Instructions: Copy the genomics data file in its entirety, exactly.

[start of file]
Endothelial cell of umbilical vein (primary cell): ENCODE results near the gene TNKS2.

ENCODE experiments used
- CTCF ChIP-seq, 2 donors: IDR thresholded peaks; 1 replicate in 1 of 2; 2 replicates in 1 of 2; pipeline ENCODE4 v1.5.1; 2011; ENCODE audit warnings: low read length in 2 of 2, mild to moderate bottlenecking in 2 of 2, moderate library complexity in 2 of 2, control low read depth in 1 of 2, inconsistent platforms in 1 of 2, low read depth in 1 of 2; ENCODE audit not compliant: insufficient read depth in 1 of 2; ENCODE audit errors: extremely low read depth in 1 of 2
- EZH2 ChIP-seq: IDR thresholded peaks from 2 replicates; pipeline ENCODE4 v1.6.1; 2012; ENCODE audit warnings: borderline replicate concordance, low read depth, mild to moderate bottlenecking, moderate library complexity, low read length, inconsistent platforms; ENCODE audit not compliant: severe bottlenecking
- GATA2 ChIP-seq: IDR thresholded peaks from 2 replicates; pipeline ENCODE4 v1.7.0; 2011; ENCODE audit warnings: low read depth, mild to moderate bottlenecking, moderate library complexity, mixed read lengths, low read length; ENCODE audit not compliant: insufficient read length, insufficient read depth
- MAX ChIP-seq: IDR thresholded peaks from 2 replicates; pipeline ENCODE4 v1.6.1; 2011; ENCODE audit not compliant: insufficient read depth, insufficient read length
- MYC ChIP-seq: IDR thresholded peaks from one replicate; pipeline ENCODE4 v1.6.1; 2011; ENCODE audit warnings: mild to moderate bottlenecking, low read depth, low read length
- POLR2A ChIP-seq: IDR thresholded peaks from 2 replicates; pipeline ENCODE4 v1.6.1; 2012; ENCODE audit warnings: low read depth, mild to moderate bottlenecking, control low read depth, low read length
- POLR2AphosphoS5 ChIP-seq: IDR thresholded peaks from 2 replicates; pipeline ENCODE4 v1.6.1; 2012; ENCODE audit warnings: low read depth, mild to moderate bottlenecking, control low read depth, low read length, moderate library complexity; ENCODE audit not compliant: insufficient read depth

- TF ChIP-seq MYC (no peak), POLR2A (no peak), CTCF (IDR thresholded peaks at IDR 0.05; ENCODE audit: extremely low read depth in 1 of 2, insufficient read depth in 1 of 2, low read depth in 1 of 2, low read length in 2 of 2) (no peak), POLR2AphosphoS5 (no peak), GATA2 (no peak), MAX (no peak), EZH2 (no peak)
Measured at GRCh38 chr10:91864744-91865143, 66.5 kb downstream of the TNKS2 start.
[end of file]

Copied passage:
Endothelial cell of umbilical vein (primary cell): ENCODE results near the gene TNKS2.

ENCODE experiments used
- CTCF ChIP-seq, 2 donors: IDR thresholded peaks; 1 replicate in 1 of 2; 2 replicates in 1 of 2; pipeline ENCODE4 v1.5.1; 2011; ENCODE audit warnings: low read length in 2 of 2, mild to moderate bottlenecking in 2 of 2, moderate library complexity in 2 of 2, control low read depth in 1 of 2, inconsistent platforms in 1 of 2, low read depth in 1 of 2; ENCODE audit not compliant: insufficient read depth in 1 of 2; ENCODE audit errors: extremely low read depth in 1 of 2
- EZH2 ChIP-seq: IDR thresholded peaks from 2 replicates; pipeline ENCODE4 v1.6.1; 2012; ENCODE audit warnings: borderline replicate concordance, low read depth, mild to moderate bottlenecking, moderate library complexity, low read length, inconsistent platforms; ENCODE audit not compliant: severe bottlenecking
- GATA2 ChIP-seq: IDR thresholded peaks from 2 replicates; pipeline ENCODE4 v1.7.0; 2011; ENCODE audit warnings: low read depth, mild to moderate bottlenecking, moderate library complexity, mixed read lengths, low read length; ENCODE audit not compliant: insufficient read length, insufficient read depth
- MAX ChIP-seq: IDR thresholded peaks from 2 replicates; pipeline ENCODE4 v1.6.1; 2011; ENCODE audit not compliant: insufficient read depth, insufficient read length
- MYC ChIP-seq: IDR thresholded peaks from one replicate; pipeline ENCODE4 v1.6.1; 2011; ENCODE audit warnings: mild to moderate bottlenecking, low read depth, low read length
- POLR2A ChIP-seq: IDR thresholded peaks from 2 replicates; pipeline ENCODE4 v1.6.1; 2012; ENCODE audit warnings: low read depth, mild to moderate bottlenecking, control low read depth, low read length
- POLR2AphosphoS5 ChIP-seq: IDR thresholded peaks from 2 replicates; pipeline ENCODE4 v1.6.1; 2012; ENCODE audit warnings: low read depth, mild to moderate bottlenecking, control low read depth, low read length, moderate library complexity; ENCODE audit not compliant: insufficient read depth

- TF ChIP-seq MYC (no peak), POLR2A (no peak), CTCF (IDR thresholded peaks at IDR 0.05; ENCODE audit: extremely low read depth in 1 of 2, insufficient read depth in 1 of 2, low read depth in 1 of 2, low read length in 2 of 2) (no peak), POLR2AphosphoS5 (no peak), GATA2 (no peak), MAX (no peak), EZH2 (no peak)
Measured at GRCh38 chr10:91864744-91865143, 66.5 kb downstream of the TNKS2 start.